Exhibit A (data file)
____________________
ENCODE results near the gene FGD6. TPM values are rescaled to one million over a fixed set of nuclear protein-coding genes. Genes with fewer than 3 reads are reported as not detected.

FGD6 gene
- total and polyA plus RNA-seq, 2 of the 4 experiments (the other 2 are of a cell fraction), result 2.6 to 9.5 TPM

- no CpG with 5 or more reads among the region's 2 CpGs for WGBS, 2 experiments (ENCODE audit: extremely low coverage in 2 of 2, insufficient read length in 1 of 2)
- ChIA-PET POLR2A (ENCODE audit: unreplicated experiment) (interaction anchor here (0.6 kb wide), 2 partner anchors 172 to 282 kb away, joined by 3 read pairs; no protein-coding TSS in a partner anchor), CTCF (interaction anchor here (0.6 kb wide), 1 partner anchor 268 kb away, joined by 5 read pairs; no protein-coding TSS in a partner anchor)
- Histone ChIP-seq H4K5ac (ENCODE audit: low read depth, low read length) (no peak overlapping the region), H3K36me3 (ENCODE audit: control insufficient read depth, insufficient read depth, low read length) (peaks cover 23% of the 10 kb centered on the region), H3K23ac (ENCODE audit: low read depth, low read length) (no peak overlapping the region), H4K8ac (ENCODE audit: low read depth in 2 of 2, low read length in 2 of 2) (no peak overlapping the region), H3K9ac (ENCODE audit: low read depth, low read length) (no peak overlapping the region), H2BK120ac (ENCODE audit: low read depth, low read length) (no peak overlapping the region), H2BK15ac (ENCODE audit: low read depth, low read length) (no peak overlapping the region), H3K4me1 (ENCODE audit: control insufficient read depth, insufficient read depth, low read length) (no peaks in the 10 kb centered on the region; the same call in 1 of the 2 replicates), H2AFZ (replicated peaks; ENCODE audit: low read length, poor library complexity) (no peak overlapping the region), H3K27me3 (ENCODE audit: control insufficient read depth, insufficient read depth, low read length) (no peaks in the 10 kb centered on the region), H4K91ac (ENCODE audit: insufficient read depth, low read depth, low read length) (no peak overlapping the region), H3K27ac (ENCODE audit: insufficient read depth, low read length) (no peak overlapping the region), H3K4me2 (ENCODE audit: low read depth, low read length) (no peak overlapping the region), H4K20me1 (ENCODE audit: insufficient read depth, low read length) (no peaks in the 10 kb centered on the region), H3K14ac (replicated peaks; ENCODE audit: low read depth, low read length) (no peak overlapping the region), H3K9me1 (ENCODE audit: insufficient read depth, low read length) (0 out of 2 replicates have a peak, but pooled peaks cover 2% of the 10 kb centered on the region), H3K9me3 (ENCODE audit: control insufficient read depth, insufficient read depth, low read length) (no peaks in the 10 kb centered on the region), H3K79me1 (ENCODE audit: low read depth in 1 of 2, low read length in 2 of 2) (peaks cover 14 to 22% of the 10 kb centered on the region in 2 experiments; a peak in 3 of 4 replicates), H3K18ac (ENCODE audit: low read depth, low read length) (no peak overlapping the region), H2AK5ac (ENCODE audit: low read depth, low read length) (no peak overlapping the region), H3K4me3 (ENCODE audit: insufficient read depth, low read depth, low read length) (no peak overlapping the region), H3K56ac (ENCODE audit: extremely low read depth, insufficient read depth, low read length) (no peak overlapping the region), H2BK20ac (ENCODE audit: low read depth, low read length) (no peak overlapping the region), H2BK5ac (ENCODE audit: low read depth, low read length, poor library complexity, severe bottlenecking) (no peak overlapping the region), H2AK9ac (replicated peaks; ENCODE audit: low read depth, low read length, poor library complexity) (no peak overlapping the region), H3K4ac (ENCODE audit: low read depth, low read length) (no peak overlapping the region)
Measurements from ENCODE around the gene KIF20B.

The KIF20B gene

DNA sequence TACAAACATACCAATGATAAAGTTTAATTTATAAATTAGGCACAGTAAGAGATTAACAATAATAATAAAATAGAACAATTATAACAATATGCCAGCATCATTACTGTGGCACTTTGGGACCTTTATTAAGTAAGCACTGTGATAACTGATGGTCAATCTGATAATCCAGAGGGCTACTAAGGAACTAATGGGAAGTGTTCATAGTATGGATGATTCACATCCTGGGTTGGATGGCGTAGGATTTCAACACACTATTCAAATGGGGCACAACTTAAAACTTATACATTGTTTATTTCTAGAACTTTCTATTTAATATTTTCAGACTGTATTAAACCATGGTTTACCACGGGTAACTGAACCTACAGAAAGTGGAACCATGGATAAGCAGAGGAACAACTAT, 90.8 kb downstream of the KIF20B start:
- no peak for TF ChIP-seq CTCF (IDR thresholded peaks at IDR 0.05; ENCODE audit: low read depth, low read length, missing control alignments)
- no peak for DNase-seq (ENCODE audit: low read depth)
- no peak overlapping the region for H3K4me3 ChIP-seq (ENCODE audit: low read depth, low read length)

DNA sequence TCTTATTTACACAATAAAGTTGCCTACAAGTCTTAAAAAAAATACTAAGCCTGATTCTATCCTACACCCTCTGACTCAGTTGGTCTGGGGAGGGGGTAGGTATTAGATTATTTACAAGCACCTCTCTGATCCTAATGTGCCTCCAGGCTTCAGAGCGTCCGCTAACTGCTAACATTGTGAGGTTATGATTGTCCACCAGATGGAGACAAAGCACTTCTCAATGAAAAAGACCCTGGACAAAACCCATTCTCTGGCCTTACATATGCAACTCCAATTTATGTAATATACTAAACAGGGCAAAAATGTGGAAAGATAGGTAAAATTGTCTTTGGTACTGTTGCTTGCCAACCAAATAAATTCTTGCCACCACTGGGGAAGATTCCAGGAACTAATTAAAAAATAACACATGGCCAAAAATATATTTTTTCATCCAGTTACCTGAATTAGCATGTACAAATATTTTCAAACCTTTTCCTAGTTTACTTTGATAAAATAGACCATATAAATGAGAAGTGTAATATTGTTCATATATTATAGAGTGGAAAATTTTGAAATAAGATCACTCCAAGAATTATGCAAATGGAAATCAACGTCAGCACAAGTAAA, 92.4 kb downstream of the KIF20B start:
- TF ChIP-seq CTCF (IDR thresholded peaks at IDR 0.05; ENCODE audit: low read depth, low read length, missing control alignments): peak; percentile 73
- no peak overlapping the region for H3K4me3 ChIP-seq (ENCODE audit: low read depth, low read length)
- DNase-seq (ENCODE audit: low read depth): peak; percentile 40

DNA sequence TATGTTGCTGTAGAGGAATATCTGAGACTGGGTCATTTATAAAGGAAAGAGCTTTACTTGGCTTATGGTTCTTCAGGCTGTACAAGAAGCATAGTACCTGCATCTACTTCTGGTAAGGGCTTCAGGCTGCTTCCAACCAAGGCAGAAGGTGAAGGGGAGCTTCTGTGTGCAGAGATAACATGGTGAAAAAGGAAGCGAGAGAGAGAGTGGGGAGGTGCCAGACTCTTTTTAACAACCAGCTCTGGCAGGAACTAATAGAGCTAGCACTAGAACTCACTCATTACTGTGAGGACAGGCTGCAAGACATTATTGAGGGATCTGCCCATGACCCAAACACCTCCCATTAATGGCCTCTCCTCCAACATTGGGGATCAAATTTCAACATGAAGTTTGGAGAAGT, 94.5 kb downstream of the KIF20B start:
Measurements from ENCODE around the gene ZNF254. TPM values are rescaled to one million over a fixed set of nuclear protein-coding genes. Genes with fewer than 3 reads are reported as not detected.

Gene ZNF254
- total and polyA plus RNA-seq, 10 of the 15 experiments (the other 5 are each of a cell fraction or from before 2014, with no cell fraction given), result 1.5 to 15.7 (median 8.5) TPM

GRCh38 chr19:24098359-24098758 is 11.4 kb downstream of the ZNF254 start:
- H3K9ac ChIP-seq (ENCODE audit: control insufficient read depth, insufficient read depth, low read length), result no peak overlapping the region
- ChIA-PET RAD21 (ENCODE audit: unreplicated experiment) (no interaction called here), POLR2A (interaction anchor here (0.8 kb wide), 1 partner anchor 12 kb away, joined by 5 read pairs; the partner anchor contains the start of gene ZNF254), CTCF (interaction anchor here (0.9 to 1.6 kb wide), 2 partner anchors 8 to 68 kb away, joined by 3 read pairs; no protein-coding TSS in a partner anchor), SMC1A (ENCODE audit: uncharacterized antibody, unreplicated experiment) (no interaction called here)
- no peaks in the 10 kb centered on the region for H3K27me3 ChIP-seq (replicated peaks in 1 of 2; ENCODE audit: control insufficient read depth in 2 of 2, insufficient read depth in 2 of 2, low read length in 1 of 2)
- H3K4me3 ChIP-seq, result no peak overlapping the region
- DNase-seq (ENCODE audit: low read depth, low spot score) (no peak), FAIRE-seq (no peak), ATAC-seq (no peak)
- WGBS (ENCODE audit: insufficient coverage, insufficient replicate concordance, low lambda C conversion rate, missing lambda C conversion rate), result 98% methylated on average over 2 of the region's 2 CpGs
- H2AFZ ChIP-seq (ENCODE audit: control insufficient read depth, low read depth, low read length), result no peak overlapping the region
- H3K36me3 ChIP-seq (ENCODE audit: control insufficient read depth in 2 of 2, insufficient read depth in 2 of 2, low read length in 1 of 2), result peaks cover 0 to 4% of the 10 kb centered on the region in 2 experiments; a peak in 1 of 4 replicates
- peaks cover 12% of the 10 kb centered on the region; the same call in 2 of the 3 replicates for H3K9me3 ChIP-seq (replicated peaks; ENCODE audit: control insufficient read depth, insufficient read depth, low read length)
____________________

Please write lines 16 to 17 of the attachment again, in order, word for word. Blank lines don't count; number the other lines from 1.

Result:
- DNase-seq (ENCODE audit: low read depth): peak; percentile 40

DNA sequence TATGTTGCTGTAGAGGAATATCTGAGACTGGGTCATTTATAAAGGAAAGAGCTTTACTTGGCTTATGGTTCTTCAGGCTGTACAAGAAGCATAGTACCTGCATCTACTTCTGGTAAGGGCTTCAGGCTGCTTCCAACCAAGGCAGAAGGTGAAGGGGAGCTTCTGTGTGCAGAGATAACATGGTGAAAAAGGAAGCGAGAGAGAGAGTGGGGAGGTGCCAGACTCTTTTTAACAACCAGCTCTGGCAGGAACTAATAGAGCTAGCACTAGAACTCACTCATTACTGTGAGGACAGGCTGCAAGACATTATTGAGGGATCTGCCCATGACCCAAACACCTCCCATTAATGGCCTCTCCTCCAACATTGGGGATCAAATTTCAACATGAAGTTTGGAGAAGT, 94.5 kb downstream of the KIF20B start: